On Labour's victory in the 1929 general election, Sankey was appointed Lord Chancellor by Ramsay MacDonald, and was raised to the peerage as Baron Sankey, of Moreton in the County of Gloucester. He was one of the few Labour politicians to follow MacDonald into the National Government in 1931, and served as Lord Chancellor until 1935, when Stanley Baldwin re-entered office. In 1932 he was created Viscount Sankey, of Moreton in the County of Gloucester.
Several of his judgments in the House of Lords have become landmark statements of law. Sankey's judgment in Woolmington v DPP  AC 462 is famous for iterating the duty inherent on the prosecution to prove the prisoner's guilt beyond a reasonable doubt. In pertinent part, his judgment stated:
Throughout the web of the English criminal law one golden thread is always to be seen – that it is the duty of the prosecution to prove the prisoner's guilt subject to what I have already said as to the defence of insanity and subject also to any statutory exception...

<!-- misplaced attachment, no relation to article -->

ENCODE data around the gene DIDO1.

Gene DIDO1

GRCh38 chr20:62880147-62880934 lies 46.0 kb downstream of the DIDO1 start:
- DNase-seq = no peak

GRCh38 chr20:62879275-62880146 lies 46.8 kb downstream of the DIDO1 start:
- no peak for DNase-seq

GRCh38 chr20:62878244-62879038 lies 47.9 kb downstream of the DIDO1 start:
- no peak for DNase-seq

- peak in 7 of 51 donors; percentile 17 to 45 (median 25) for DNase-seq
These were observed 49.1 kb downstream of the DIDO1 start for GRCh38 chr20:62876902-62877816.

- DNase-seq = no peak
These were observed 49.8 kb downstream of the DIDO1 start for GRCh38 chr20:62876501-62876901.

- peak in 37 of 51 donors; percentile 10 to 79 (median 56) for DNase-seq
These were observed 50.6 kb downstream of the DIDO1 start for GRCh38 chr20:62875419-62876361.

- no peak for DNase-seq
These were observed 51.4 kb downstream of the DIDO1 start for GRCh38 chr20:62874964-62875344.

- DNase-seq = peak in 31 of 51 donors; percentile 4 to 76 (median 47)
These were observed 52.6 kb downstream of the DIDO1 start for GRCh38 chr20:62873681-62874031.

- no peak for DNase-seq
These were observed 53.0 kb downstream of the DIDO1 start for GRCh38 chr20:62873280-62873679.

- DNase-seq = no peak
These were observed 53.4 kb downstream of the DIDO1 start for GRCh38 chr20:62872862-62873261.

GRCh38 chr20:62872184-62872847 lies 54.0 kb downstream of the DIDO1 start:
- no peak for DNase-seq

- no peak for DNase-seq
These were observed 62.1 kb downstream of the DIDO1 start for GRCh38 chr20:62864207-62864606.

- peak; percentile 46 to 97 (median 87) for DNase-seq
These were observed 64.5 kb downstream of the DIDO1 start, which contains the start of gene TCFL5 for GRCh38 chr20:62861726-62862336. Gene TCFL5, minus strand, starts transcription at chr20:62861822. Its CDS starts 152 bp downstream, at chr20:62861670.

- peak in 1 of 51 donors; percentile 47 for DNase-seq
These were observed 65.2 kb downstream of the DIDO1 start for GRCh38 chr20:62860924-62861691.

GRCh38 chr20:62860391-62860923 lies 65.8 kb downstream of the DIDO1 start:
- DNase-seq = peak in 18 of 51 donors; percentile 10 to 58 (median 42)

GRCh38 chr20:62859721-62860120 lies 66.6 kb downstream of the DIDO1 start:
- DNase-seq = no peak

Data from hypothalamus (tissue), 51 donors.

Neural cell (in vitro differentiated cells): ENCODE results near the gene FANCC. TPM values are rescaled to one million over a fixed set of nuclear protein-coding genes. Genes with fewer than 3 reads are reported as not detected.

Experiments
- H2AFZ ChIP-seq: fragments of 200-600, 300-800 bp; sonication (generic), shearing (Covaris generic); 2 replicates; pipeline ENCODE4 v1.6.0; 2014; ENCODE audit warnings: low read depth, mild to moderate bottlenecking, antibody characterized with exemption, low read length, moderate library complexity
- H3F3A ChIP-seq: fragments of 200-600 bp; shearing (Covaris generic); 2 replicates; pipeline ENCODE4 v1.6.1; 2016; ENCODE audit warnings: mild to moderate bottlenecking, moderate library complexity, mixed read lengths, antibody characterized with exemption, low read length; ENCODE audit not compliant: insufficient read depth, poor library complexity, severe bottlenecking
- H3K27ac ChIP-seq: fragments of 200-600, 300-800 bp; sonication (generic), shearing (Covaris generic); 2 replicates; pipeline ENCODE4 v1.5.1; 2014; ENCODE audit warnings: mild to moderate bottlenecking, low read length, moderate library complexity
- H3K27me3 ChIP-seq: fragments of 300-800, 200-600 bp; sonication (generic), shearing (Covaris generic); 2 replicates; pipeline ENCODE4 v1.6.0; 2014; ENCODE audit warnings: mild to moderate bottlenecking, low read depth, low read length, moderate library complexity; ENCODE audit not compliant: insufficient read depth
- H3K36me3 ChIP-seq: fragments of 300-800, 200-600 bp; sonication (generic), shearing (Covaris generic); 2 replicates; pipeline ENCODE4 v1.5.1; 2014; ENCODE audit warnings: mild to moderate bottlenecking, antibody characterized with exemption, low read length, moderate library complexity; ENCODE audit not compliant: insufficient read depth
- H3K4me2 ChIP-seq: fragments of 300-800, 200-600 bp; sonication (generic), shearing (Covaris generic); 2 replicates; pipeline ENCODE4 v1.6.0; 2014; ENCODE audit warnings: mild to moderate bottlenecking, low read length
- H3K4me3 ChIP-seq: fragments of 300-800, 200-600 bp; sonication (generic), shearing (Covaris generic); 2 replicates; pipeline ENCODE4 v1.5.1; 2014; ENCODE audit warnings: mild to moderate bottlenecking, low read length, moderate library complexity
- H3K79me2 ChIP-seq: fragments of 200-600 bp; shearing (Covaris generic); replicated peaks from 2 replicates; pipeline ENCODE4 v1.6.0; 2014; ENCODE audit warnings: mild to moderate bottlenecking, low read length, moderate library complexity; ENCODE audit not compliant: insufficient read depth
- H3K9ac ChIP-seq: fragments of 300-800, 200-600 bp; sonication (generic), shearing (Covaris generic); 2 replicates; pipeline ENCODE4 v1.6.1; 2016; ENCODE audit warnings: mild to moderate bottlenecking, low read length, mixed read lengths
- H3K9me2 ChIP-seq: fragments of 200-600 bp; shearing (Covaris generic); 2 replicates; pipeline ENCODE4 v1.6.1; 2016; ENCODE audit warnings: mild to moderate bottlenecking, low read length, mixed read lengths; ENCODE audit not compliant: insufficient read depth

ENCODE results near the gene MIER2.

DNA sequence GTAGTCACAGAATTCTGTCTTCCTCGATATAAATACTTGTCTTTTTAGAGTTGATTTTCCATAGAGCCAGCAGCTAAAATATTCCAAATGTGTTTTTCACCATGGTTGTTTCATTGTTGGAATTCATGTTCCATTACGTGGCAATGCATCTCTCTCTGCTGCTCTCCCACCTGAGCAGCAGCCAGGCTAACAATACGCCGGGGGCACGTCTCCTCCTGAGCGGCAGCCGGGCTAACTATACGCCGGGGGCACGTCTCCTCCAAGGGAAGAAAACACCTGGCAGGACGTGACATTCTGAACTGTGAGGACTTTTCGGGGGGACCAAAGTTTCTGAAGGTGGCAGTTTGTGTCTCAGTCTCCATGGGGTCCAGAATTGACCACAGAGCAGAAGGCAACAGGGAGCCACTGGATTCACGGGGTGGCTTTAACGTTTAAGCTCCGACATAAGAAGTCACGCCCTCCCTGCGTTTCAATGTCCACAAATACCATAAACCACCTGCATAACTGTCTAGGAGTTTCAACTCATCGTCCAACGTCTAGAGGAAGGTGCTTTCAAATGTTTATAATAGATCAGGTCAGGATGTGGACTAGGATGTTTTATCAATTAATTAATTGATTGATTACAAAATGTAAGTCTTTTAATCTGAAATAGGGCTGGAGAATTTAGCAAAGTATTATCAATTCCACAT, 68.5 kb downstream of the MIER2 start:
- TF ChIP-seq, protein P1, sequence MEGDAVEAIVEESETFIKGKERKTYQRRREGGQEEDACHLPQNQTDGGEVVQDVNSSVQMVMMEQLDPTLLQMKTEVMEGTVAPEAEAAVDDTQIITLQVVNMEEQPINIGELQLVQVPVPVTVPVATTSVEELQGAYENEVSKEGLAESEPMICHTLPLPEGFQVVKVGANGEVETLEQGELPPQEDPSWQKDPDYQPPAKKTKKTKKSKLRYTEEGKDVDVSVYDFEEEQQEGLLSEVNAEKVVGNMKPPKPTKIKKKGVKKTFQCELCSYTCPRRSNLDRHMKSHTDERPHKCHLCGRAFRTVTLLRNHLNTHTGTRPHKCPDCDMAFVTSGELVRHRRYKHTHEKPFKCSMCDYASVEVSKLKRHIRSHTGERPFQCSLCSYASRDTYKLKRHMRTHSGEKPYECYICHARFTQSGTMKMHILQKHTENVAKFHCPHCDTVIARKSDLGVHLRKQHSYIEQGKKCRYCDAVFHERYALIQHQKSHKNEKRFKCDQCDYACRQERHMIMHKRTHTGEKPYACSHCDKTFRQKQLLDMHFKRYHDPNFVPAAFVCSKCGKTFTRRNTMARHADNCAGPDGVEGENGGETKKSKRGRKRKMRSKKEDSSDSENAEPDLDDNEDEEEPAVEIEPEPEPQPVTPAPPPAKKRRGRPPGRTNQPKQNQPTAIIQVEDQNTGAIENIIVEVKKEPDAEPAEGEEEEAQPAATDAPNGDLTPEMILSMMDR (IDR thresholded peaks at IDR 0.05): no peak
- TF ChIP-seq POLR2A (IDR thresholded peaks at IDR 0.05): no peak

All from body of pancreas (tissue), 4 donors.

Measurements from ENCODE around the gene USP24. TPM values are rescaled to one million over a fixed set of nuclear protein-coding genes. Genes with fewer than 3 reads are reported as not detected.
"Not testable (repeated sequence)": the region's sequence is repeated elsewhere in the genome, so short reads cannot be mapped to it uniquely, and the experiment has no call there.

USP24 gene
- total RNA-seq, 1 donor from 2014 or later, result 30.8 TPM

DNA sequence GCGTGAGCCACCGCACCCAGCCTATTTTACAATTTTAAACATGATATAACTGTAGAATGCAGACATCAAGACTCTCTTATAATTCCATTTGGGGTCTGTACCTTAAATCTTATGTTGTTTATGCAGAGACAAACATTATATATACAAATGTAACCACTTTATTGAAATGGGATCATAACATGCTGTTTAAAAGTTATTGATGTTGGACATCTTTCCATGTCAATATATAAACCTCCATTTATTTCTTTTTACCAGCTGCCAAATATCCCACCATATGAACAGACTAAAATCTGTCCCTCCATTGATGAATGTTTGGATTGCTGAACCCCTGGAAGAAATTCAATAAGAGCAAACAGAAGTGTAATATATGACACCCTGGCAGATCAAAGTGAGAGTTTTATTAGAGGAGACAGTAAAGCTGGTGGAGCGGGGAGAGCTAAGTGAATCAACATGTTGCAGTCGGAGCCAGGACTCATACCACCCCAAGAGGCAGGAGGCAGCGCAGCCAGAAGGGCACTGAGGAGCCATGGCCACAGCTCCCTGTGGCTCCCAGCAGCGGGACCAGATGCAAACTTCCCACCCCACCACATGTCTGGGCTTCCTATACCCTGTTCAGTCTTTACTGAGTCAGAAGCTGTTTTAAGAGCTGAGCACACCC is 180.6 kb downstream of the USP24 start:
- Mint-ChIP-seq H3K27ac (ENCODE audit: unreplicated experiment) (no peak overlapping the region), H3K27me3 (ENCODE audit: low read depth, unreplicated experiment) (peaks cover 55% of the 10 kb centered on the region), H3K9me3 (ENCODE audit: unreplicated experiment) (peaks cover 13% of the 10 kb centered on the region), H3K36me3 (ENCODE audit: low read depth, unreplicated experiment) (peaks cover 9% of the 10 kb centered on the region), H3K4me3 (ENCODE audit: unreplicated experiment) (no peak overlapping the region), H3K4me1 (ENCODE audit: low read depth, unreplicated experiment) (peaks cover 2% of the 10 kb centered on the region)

This judgment is usually referred to as the "golden thread".
Sitting in the Judicial Committee of the Privy Council, Lord Sankey gave decisions in significant Canadian constitutional law cases. Of particular note is Edwards v. Canada (Attorney General) (often referred to as the Persons Case). In his decision, Sankey affirmed that women are eligible to be appointed to the Senate of Canada. In his analysis, he set out the living tree doctrine of constitutional interpretation that has become a foundation of Canadian constitutional law. In another significant decision, the Aeronautics Reference, Sankey held that the federal government had exclusive regulatory jurisdiction over aeronautics.